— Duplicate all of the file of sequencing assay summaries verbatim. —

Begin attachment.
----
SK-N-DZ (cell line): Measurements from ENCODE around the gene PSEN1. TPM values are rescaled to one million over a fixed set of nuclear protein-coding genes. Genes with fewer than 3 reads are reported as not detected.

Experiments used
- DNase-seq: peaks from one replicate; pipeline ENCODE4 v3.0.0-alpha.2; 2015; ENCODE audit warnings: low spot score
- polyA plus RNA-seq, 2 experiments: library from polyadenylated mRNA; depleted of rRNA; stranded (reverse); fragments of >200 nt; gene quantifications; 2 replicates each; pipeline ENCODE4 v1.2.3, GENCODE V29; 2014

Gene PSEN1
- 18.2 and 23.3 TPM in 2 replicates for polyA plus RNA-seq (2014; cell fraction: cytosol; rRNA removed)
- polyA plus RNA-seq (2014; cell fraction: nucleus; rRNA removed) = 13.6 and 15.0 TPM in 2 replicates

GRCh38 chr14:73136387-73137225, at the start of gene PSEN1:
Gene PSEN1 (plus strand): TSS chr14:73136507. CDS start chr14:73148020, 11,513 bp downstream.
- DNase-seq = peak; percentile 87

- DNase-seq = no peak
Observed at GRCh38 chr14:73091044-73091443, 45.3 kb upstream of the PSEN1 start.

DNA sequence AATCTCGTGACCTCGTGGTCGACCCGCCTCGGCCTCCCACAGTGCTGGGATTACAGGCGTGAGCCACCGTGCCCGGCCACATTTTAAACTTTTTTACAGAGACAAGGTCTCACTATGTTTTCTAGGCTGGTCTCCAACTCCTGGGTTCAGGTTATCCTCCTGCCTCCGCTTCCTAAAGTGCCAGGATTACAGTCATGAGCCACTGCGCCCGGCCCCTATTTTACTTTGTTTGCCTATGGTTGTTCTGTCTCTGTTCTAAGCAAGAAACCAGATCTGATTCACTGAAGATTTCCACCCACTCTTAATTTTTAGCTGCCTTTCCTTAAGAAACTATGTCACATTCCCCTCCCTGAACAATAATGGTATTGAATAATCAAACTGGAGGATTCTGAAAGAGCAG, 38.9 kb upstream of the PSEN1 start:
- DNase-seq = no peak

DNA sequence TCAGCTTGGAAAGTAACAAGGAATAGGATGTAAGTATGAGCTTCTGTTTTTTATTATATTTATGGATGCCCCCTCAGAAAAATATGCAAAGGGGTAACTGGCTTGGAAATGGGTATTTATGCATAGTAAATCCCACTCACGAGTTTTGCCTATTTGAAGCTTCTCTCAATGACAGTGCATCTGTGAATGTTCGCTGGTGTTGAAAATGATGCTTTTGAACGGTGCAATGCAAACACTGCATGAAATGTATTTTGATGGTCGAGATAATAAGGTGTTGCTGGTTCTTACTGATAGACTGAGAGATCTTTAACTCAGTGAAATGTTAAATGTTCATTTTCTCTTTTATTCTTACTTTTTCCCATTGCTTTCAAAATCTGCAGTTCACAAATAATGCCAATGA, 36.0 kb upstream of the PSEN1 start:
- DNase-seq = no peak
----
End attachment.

SK-N-DZ (cell line): Measurements from ENCODE around the gene PSEN1. TPM values are rescaled to one million over a fixed set of nuclear protein-coding genes. Genes with fewer than 3 reads are reported as not detected.

Experiments used
- DNase-seq: peaks from one replicate; pipeline ENCODE4 v3.0.0-alpha.2; 2015; ENCODE audit warnings: low spot score
- polyA plus RNA-seq, 2 experiments: library from polyadenylated mRNA; depleted of rRNA; stranded (reverse); fragments of >200 nt; gene quantifications; 2 replicates each; pipeline ENCODE4 v1.2.3, GENCODE V29; 2014

Gene PSEN1
- 18.2 and 23.3 TPM in 2 replicates for polyA plus RNA-seq (2014; cell fraction: cytosol; rRNA removed)
- polyA plus RNA-seq (2014; cell fraction: nucleus; rRNA removed) = 13.6 and 15.0 TPM in 2 replicates

GRCh38 chr14:73136387-73137225, at the start of gene PSEN1:
Gene PSEN1 (plus strand): TSS chr14:73136507. CDS start chr14:73148020, 11,513 bp downstream.
- DNase-seq = peak; percentile 87

- DNase-seq = no peak
Observed at GRCh38 chr14:73091044-73091443, 45.3 kb upstream of the PSEN1 start.

DNA sequence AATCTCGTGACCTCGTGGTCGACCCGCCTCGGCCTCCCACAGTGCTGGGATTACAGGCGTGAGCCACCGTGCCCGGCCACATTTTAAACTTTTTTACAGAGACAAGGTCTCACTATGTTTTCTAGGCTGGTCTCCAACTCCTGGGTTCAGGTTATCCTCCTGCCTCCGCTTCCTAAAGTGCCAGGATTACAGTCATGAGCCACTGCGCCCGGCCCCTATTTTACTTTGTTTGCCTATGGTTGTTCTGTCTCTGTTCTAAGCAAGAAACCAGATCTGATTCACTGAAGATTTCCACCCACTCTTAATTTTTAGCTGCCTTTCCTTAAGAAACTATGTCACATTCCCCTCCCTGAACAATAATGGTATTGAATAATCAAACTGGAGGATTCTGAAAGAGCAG, 38.9 kb upstream of the PSEN1 start:
- DNase-seq = no peak

DNA sequence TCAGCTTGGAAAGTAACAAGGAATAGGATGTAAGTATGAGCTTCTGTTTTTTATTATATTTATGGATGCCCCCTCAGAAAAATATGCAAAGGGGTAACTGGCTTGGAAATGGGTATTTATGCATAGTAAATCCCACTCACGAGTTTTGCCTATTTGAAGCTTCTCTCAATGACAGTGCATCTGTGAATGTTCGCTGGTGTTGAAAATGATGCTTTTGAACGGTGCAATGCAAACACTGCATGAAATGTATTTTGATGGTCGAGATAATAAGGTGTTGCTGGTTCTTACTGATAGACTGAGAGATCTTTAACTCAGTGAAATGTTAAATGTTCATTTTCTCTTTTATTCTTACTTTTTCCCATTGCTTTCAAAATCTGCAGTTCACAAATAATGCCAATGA, 36.0 kb upstream of the PSEN1 start:
- DNase-seq = no peak